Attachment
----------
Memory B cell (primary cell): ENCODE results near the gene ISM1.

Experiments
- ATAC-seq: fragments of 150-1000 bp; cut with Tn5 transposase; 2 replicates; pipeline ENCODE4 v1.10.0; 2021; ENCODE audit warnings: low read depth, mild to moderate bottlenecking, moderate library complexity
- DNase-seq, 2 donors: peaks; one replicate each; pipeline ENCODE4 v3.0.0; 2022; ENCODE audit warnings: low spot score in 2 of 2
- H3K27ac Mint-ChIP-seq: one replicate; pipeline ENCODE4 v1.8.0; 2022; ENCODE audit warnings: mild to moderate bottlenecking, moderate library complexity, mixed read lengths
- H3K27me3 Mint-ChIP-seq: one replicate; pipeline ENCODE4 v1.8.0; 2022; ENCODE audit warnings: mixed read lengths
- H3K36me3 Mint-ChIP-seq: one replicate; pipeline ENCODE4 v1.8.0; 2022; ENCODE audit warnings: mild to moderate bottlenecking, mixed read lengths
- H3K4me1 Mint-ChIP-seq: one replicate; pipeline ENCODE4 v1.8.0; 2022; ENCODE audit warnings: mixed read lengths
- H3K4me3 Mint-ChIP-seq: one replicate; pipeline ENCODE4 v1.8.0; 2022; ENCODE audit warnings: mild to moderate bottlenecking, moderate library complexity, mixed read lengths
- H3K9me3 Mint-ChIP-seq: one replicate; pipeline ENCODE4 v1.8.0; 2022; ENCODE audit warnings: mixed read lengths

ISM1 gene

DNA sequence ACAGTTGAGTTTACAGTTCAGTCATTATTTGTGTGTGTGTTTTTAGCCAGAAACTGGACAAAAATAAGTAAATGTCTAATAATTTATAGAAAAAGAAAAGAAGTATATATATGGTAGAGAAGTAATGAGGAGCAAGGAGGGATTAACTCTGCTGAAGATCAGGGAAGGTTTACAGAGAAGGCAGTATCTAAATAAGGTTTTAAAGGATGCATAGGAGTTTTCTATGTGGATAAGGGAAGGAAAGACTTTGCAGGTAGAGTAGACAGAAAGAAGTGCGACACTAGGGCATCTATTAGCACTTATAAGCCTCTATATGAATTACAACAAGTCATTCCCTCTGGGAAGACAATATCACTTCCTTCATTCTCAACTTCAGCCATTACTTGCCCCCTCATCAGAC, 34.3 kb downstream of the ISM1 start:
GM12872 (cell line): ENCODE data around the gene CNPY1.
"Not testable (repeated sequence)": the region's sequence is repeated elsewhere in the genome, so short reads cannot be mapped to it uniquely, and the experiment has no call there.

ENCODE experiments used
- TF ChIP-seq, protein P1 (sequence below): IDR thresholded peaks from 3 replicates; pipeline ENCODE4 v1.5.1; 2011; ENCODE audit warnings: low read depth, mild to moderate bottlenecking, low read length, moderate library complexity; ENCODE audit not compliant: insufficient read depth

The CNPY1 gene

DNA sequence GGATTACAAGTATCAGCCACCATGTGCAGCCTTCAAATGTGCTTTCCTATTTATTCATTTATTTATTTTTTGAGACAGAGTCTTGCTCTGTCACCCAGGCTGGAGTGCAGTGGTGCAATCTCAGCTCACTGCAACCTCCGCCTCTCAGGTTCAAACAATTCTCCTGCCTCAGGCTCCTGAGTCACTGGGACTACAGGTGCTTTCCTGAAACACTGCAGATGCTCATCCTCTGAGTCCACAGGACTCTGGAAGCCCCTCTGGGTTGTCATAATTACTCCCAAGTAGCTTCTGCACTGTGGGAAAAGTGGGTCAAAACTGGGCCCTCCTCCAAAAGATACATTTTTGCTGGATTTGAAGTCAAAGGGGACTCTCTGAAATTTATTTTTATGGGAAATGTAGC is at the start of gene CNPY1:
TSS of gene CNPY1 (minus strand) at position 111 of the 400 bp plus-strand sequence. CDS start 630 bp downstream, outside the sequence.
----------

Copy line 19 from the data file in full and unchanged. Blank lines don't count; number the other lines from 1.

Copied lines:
TSS of gene CNPY1 (minus strand) at position 111 of the 400 bp plus-strand sequence. CDS start 630 bp downstream, outside the sequence.